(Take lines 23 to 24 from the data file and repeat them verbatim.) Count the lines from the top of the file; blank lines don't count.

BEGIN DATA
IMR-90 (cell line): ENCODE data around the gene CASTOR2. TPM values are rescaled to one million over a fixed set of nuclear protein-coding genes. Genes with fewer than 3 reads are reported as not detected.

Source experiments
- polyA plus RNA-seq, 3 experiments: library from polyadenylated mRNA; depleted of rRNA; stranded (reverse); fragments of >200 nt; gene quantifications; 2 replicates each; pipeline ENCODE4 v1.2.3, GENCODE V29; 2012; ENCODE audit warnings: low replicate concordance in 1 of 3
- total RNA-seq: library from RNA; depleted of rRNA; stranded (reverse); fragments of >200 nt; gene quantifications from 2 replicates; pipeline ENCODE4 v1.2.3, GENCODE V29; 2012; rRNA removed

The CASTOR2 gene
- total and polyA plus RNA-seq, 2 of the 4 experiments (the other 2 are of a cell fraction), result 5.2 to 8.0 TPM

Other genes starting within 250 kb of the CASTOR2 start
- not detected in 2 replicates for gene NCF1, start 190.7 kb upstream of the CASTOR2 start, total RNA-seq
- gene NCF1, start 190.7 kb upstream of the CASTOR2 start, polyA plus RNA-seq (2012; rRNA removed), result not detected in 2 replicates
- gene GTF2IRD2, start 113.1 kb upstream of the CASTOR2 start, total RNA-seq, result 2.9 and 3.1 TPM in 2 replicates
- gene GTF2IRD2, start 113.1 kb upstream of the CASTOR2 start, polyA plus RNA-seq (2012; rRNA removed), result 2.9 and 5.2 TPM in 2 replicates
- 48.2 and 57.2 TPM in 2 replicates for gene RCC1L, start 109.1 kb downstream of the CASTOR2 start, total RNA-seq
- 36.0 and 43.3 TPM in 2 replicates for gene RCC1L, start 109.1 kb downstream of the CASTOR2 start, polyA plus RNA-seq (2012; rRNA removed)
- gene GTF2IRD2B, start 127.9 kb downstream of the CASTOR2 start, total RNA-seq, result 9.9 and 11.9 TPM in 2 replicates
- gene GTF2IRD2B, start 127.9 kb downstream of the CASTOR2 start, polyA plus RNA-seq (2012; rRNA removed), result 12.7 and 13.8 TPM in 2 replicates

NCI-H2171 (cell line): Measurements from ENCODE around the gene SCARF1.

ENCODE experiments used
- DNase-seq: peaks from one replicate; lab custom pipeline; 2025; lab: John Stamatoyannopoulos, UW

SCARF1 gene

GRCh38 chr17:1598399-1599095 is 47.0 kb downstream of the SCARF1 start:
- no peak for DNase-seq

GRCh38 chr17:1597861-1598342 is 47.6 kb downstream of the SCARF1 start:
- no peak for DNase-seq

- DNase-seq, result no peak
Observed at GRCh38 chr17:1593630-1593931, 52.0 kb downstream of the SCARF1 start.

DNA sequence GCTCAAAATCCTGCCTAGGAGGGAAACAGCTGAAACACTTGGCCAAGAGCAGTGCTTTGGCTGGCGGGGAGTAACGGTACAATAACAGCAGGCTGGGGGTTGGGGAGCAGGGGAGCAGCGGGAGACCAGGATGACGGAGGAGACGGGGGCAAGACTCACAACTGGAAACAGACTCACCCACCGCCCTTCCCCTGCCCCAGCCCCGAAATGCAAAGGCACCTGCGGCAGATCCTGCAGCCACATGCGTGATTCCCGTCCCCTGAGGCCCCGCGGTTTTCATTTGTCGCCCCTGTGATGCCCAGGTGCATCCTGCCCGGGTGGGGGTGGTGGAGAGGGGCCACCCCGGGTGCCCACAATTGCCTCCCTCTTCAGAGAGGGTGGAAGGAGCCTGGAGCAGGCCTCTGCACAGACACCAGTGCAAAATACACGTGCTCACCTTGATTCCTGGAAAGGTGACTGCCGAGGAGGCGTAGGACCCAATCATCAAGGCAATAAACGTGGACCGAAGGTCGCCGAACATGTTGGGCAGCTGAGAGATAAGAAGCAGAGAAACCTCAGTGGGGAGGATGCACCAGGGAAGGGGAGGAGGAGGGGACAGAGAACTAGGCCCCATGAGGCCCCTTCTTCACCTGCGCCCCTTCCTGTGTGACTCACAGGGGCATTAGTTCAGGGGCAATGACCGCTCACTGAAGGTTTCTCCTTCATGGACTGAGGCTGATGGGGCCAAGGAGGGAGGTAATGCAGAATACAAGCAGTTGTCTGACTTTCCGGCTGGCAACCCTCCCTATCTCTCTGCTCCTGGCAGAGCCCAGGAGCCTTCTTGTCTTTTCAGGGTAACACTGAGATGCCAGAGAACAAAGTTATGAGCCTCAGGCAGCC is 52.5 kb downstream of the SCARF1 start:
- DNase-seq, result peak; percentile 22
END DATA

- no peak for DNase-seq

- DNase-seq, result no peak